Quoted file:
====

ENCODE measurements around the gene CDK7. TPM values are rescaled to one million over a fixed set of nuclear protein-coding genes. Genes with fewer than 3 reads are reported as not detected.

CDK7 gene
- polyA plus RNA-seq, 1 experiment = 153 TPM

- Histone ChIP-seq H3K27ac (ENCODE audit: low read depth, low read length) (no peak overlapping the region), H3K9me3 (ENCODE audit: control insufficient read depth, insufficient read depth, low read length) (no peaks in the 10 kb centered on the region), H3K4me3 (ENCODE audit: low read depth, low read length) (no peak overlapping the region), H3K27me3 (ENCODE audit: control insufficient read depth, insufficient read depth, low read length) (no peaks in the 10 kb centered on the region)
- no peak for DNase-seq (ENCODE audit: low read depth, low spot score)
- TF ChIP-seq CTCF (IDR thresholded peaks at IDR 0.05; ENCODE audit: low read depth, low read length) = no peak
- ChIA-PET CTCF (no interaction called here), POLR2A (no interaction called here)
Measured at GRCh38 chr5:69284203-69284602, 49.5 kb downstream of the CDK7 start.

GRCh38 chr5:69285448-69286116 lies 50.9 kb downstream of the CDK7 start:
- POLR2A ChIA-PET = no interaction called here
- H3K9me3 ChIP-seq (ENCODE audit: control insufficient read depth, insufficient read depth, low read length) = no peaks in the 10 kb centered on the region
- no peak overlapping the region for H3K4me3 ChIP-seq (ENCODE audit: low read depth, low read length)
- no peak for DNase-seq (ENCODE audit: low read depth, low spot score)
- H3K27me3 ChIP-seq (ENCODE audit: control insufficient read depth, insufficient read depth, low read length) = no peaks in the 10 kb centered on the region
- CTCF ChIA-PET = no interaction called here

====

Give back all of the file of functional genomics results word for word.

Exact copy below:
ENCODE measurements around the gene CDK7. TPM values are rescaled to one million over a fixed set of nuclear protein-coding genes. Genes with fewer than 3 reads are reported as not detected.

CDK7 gene
- polyA plus RNA-seq, 1 experiment = 153 TPM

- Histone ChIP-seq H3K27ac (ENCODE audit: low read depth, low read length) (no peak overlapping the region), H3K9me3 (ENCODE audit: control insufficient read depth, insufficient read depth, low read length) (no peaks in the 10 kb centered on the region), H3K4me3 (ENCODE audit: low read depth, low read length) (no peak overlapping the region), H3K27me3 (ENCODE audit: control insufficient read depth, insufficient read depth, low read length) (no peaks in the 10 kb centered on the region)
- no peak for DNase-seq (ENCODE audit: low read depth, low spot score)
- TF ChIP-seq CTCF (IDR thresholded peaks at IDR 0.05; ENCODE audit: low read depth, low read length) = no peak
- ChIA-PET CTCF (no interaction called here), POLR2A (no interaction called here)
Measured at GRCh38 chr5:69284203-69284602, 49.5 kb downstream of the CDK7 start.

GRCh38 chr5:69285448-69286116 lies 50.9 kb downstream of the CDK7 start:
- POLR2A ChIA-PET = no interaction called here
- H3K9me3 ChIP-seq (ENCODE audit: control insufficient read depth, insufficient read depth, low read length) = no peaks in the 10 kb centered on the region
- no peak overlapping the region for H3K4me3 ChIP-seq (ENCODE audit: low read depth, low read length)
- no peak for DNase-seq (ENCODE audit: low read depth, low spot score)
- H3K27me3 ChIP-seq (ENCODE audit: control insufficient read depth, insufficient read depth, low read length) = no peaks in the 10 kb centered on the region
- CTCF ChIA-PET = no interaction called here